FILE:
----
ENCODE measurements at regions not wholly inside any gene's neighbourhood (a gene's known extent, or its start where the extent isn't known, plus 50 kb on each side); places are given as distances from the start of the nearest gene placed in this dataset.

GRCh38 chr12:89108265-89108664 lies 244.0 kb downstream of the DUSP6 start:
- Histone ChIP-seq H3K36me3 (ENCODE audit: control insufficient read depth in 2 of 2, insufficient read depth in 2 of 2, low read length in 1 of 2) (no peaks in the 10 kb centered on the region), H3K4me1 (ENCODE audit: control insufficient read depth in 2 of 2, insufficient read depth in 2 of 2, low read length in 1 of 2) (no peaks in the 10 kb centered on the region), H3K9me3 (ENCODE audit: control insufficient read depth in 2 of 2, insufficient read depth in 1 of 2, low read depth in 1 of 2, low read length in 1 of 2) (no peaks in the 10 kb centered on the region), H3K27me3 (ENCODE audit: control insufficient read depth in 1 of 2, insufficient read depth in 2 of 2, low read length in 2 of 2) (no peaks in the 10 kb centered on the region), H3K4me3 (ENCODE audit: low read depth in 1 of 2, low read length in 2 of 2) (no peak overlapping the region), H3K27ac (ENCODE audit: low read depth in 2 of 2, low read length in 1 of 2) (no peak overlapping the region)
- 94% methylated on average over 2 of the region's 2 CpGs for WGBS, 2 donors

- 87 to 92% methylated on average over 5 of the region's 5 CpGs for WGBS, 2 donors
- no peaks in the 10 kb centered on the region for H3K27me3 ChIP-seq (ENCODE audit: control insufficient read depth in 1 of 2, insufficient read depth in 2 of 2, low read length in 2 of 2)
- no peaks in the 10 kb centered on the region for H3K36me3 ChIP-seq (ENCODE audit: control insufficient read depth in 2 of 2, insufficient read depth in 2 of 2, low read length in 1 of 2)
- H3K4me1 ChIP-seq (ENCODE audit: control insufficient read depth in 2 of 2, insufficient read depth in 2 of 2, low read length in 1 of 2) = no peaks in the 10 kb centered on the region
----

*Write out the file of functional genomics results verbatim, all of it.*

ENCODE measurements at regions not wholly inside any gene's neighbourhood (a gene's known extent, or its start where the extent isn't known, plus 50 kb on each side); places are given as distances from the start of the nearest gene placed in this dataset.

GRCh38 chr12:89108265-89108664 lies 244.0 kb downstream of the DUSP6 start:
- Histone ChIP-seq H3K36me3 (ENCODE audit: control insufficient read depth in 2 of 2, insufficient read depth in 2 of 2, low read length in 1 of 2) (no peaks in the 10 kb centered on the region), H3K4me1 (ENCODE audit: control insufficient read depth in 2 of 2, insufficient read depth in 2 of 2, low read length in 1 of 2) (no peaks in the 10 kb centered on the region), H3K9me3 (ENCODE audit: control insufficient read depth in 2 of 2, insufficient read depth in 1 of 2, low read depth in 1 of 2, low read length in 1 of 2) (no peaks in the 10 kb centered on the region), H3K27me3 (ENCODE audit: control insufficient read depth in 1 of 2, insufficient read depth in 2 of 2, low read length in 2 of 2) (no peaks in the 10 kb centered on the region), H3K4me3 (ENCODE audit: low read depth in 1 of 2, low read length in 2 of 2) (no peak overlapping the region), H3K27ac (ENCODE audit: low read depth in 2 of 2, low read length in 1 of 2) (no peak overlapping the region)
- 94% methylated on average over 2 of the region's 2 CpGs for WGBS, 2 donors

- 87 to 92% methylated on average over 5 of the region's 5 CpGs for WGBS, 2 donors
- no peaks in the 10 kb centered on the region for H3K27me3 ChIP-seq (ENCODE audit: control insufficient read depth in 1 of 2, insufficient read depth in 2 of 2, low read length in 2 of 2)
- no peaks in the 10 kb centered on the region for H3K36me3 ChIP-seq (ENCODE audit: control insufficient read depth in 2 of 2, insufficient read depth in 2 of 2, low read length in 1 of 2)
- H3K4me1 ChIP-seq (ENCODE audit: control insufficient read depth in 2 of 2, insufficient read depth in 2 of 2, low read length in 1 of 2) = no peaks in the 10 kb centered on the region